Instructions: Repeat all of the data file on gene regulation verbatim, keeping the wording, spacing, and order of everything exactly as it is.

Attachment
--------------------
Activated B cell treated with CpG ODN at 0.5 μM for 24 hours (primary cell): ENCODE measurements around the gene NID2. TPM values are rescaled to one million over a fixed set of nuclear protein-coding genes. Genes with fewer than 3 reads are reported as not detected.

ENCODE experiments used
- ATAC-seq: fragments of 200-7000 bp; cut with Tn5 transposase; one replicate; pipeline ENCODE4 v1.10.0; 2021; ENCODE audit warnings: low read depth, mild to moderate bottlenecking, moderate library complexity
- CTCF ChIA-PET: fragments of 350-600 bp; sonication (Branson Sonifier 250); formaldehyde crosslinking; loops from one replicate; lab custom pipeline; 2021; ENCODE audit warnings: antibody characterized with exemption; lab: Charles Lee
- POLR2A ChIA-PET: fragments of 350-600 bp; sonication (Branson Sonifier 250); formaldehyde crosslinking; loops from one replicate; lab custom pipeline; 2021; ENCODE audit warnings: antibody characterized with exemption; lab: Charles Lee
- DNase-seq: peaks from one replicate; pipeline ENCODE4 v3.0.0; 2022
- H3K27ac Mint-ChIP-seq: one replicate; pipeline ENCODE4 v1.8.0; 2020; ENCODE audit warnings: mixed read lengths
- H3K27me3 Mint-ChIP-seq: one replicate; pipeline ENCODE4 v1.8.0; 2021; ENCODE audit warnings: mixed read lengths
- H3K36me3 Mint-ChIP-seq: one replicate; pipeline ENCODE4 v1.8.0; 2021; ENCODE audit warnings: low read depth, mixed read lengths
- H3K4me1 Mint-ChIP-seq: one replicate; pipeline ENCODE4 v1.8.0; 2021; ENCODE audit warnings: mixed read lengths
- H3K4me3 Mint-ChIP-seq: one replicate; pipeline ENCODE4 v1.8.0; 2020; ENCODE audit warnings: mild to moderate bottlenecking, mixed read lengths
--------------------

Activated B cell treated with CpG ODN at 0.5 μM for 24 hours (primary cell): ENCODE measurements around the gene NID2. TPM values are rescaled to one million over a fixed set of nuclear protein-coding genes. Genes with fewer than 3 reads are reported as not detected.

ENCODE experiments used
- ATAC-seq: fragments of 200-7000 bp; cut with Tn5 transposase; one replicate; pipeline ENCODE4 v1.10.0; 2021; ENCODE audit warnings: low read depth, mild to moderate bottlenecking, moderate library complexity
- CTCF ChIA-PET: fragments of 350-600 bp; sonication (Branson Sonifier 250); formaldehyde crosslinking; loops from one replicate; lab custom pipeline; 2021; ENCODE audit warnings: antibody characterized with exemption; lab: Charles Lee
- POLR2A ChIA-PET: fragments of 350-600 bp; sonication (Branson Sonifier 250); formaldehyde crosslinking; loops from one replicate; lab custom pipeline; 2021; ENCODE audit warnings: antibody characterized with exemption; lab: Charles Lee
- DNase-seq: peaks from one replicate; pipeline ENCODE4 v3.0.0; 2022
- H3K27ac Mint-ChIP-seq: one replicate; pipeline ENCODE4 v1.8.0; 2020; ENCODE audit warnings: mixed read lengths
- H3K27me3 Mint-ChIP-seq: one replicate; pipeline ENCODE4 v1.8.0; 2021; ENCODE audit warnings: mixed read lengths
- H3K36me3 Mint-ChIP-seq: one replicate; pipeline ENCODE4 v1.8.0; 2021; ENCODE audit warnings: low read depth, mixed read lengths
- H3K4me1 Mint-ChIP-seq: one replicate; pipeline ENCODE4 v1.8.0; 2021; ENCODE audit warnings: mixed read lengths
- H3K4me3 Mint-ChIP-seq: one replicate; pipeline ENCODE4 v1.8.0; 2020; ENCODE audit warnings: mild to moderate bottlenecking, mixed read lengths